MarineTalk 2009).

–  –  –


Break bulk, the forgotten cousin of the global shipping industry, has received international attention recently mainly due to the large number of major infrastructure and commercial projects underway worldwide e.g. mining projects and renewable wind power projects. The demand for break bulk cargo space for machinery, equipment and components needed for construction of these projects has been strengthening for some time across Europe, North America, South America, Middle East, Asia and Africa as well as for Australia (Barnard 2007). Although the global economic downturn caused by the GFC has softened the demand for many break bulk cargoes, the long term international significance of break bulk cargo to be moved by sea cannot be discounted.

In the USA, break bulk cargo has been perceived as an important one for the shipping industry and is expected to remain strong at least for the next ten years (GlobalSecurity.org n.d.). Although the global economic recession threatens to slow the overall increase in containerized trade to/from the USA, the growth of breakbulk business is not likely to slow to the same extent. The main break bulk ports in the USA are attracting new break bulk services to handle the increasing traffic (Leach 2008). For instance, in March, 2009, South Carolina Port Authority reported a 26.5% increase in break bulk volume for this fiscal year, compared with 2008 (Bird 2009). The cargoes included machinery and wind turbine equipment and are providing steady business for break bulk ports and carriers (Leach 2007; Nodar 2008). Interestingly, US ports are seeing sizeable volumes of used equipment being shipped to the Middle East, West Africa, India, China, South America and Russia (Leach 2008). The interest in wind power has seen a considerable rise in the number of vessels that carried wind energy components to a number of East Coast US ports (Nodar 2008).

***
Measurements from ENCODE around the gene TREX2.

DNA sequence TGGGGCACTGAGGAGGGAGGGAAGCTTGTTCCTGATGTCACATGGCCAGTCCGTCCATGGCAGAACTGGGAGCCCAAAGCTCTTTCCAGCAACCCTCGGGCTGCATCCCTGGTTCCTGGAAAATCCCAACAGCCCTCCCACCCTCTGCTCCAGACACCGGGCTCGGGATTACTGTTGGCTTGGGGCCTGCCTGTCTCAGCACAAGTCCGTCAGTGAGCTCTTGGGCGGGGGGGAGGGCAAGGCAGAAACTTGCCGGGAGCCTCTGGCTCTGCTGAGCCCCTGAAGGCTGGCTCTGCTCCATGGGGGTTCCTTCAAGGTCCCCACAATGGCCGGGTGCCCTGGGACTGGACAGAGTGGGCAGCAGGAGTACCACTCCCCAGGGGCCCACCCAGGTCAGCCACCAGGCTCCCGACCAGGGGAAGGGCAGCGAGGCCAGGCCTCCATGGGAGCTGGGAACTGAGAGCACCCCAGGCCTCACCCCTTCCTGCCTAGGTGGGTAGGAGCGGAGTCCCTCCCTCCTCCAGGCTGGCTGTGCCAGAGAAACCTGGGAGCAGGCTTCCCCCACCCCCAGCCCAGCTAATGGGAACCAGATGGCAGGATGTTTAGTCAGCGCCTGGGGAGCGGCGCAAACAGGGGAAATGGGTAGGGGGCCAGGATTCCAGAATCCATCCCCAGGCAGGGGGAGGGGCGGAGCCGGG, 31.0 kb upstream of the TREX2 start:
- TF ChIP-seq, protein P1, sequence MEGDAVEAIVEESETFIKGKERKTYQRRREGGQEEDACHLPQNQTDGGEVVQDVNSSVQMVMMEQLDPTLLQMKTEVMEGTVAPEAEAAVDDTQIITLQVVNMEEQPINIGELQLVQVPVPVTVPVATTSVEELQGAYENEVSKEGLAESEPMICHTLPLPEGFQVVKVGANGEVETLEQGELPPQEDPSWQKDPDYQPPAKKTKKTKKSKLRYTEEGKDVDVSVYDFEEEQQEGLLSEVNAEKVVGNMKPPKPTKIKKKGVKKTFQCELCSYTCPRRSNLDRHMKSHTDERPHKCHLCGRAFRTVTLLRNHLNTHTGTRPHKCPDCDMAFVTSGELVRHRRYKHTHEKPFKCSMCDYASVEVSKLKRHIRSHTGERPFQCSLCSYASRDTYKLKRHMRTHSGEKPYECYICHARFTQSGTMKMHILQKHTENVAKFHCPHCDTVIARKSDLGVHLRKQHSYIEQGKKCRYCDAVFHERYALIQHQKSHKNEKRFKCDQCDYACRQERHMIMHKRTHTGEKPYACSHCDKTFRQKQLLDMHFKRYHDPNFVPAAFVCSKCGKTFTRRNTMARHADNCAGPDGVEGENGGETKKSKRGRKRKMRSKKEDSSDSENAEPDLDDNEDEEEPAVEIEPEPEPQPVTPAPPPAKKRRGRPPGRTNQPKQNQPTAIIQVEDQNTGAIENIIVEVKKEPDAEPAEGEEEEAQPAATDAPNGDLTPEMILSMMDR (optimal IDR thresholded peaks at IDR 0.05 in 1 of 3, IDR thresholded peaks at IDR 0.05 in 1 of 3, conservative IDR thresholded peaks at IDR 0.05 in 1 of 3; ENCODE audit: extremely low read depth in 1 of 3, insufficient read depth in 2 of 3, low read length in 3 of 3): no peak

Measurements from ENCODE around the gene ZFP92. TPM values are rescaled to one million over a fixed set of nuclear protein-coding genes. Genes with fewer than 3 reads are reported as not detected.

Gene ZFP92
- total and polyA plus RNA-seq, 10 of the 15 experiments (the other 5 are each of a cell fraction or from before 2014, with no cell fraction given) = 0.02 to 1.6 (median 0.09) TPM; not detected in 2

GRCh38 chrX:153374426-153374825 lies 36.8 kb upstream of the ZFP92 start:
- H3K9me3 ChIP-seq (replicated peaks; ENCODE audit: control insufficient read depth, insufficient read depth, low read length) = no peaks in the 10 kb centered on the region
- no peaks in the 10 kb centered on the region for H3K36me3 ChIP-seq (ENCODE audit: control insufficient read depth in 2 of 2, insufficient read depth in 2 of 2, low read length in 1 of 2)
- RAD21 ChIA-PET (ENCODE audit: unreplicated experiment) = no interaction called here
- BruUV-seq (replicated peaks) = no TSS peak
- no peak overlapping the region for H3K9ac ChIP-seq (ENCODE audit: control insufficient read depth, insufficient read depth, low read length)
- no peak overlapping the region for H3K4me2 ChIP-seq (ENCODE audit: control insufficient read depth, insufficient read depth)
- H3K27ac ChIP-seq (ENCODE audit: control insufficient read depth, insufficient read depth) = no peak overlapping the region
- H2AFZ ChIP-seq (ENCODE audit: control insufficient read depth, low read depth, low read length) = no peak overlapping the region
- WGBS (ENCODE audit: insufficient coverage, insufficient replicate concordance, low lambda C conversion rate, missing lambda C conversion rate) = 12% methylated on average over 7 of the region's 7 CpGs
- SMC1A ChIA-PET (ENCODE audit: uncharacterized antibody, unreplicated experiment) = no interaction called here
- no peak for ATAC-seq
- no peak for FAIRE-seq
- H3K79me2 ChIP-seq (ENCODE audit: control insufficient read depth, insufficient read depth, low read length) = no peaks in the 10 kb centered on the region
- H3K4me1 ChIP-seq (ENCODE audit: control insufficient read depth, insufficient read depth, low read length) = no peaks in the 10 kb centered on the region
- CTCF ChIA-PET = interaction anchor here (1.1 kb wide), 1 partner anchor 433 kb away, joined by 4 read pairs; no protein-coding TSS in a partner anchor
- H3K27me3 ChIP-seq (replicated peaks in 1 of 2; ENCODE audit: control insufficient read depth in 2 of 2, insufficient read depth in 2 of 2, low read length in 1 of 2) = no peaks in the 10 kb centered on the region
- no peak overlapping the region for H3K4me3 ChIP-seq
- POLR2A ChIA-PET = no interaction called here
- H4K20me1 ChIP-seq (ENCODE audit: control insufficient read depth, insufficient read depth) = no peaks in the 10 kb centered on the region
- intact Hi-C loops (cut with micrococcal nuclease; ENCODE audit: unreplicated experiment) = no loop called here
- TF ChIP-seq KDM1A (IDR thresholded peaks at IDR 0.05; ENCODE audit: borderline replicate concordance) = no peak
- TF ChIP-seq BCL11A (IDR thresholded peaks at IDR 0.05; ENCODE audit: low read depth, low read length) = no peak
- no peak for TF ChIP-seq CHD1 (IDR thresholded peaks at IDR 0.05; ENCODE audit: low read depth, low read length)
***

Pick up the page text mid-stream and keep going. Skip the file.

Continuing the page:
In Canada, various players (e.g. freight forwarders and exporters) involved in international trade reported a capacity shortage for break bulk cargo. Some exporters are also struggling to find available space on a limited number of vessels (Horibe 2008).